• Paul Weiland's episode "The Three Ravens" of Jim Henson's television series The Storyteller is another retelling of this classic tale. After the queen dies, an evil witch ensnares the king and turn his three sons into ravens. The princess escapes and must stay silent for three years, three months, three weeks and three days to break the spell. But after she meets a handsome prince, this is suddenly not so easy, for her stepmother has killed her father and remarried - to the prince's father. But when the witch attempts to burn the princess at the stake, the ravens attack her and she accidentally sets fire to herself instead, instantly turning into ashes. Her death almost fully reverses the spell, but the princess breaks her silence three minutes too soon, and her youngest brother subsequently keeps one wing forever.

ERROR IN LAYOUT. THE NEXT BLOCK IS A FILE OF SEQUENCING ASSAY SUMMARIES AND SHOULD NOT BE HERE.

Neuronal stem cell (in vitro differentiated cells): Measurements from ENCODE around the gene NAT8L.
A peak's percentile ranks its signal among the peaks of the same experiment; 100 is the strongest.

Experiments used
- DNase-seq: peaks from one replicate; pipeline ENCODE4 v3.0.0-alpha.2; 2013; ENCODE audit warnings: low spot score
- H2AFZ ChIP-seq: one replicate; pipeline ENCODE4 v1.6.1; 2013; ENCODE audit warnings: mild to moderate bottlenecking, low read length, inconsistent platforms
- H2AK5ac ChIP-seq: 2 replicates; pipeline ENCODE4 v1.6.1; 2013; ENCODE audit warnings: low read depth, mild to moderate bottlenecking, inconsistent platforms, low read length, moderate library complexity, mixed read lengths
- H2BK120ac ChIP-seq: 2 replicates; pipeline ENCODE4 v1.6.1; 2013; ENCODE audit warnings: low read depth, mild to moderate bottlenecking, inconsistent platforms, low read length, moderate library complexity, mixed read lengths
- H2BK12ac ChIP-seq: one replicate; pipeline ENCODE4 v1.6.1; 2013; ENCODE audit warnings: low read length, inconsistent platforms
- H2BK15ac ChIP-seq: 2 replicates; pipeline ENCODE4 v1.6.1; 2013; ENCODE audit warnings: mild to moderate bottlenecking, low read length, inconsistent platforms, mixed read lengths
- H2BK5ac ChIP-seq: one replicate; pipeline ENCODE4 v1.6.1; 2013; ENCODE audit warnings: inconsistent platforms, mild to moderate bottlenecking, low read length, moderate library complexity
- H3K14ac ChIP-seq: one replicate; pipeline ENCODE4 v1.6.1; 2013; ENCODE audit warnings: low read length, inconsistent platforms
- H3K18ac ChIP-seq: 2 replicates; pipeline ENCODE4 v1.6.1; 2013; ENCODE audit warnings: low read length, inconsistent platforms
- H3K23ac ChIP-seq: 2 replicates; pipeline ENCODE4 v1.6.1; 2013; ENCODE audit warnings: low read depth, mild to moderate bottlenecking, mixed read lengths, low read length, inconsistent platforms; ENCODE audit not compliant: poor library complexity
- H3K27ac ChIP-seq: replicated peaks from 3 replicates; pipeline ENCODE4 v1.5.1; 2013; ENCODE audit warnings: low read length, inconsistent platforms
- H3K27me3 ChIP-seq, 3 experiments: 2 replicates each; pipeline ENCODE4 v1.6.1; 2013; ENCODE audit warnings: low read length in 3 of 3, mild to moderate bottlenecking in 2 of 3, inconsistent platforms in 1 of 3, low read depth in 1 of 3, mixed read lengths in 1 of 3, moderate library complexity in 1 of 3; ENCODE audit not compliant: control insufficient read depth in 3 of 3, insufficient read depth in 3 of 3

• The novel Birdwing by Rafe Martin follows the youngest prince, human but with a wing instead of his left arm, as he grows up with this "deformity."
  • Moonlight features a thirteen-year-old princess named Aowyn who loses her mother to a mysterious illness, and is charged with protecting her father and her six brothers from the conniving of a witch bent on taking the throne. This retelling is written by Ann Hunter and set on the Summer Isle, an alternate Ireland.
  • The unfinished world by Amber Sparks adapts this story into "La Belle de Nuit, La Belle de Jour", a mixed modern-day retelling with fairytale elements such as kingdoms and cars, televisions and golems, and witches and politicians. Here, the princess is cursed so that her words turn to bees, preventing her from speaking.
  • Irish novelist Padraic Colum used a similar tale in his novel The King of Ireland's Son, in the chapter The Unique Tale: the queen wishes for a blue-eyed, blonde-haired daughter, and carelessly wishes her sons to "go with the wild geese". As soon as the daughter is born, the princes change into gray wild geese and fly away from the castle.